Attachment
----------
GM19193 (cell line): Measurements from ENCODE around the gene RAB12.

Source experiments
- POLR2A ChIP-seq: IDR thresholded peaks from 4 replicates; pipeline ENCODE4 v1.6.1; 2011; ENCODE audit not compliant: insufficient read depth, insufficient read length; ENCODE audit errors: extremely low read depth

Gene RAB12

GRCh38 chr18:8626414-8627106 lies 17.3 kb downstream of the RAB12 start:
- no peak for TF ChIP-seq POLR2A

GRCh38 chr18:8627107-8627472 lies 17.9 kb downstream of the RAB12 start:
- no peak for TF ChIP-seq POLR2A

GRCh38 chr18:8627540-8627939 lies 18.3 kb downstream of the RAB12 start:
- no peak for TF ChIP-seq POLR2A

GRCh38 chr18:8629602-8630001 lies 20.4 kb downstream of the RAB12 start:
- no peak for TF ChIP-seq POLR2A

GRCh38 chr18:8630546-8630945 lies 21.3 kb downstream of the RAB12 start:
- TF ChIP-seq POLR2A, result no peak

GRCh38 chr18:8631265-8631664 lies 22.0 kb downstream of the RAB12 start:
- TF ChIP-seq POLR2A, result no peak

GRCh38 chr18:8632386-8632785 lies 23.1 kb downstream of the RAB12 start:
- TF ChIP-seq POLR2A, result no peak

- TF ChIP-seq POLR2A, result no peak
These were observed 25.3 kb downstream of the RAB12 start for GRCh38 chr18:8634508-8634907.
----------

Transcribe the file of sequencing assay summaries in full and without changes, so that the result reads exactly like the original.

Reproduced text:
GM19193 (cell line): Measurements from ENCODE around the gene RAB12.

Source experiments
- POLR2A ChIP-seq: IDR thresholded peaks from 4 replicates; pipeline ENCODE4 v1.6.1; 2011; ENCODE audit not compliant: insufficient read depth, insufficient read length; ENCODE audit errors: extremely low read depth

Gene RAB12

GRCh38 chr18:8626414-8627106 lies 17.3 kb downstream of the RAB12 start:
- no peak for TF ChIP-seq POLR2A

GRCh38 chr18:8627107-8627472 lies 17.9 kb downstream of the RAB12 start:
- no peak for TF ChIP-seq POLR2A

GRCh38 chr18:8627540-8627939 lies 18.3 kb downstream of the RAB12 start:
- no peak for TF ChIP-seq POLR2A

GRCh38 chr18:8629602-8630001 lies 20.4 kb downstream of the RAB12 start:
- no peak for TF ChIP-seq POLR2A

GRCh38 chr18:8630546-8630945 lies 21.3 kb downstream of the RAB12 start:
- TF ChIP-seq POLR2A, result no peak

GRCh38 chr18:8631265-8631664 lies 22.0 kb downstream of the RAB12 start:
- TF ChIP-seq POLR2A, result no peak

GRCh38 chr18:8632386-8632785 lies 23.1 kb downstream of the RAB12 start:
- TF ChIP-seq POLR2A, result no peak

- TF ChIP-seq POLR2A, result no peak
These were observed 25.3 kb downstream of the RAB12 start for GRCh38 chr18:8634508-8634907.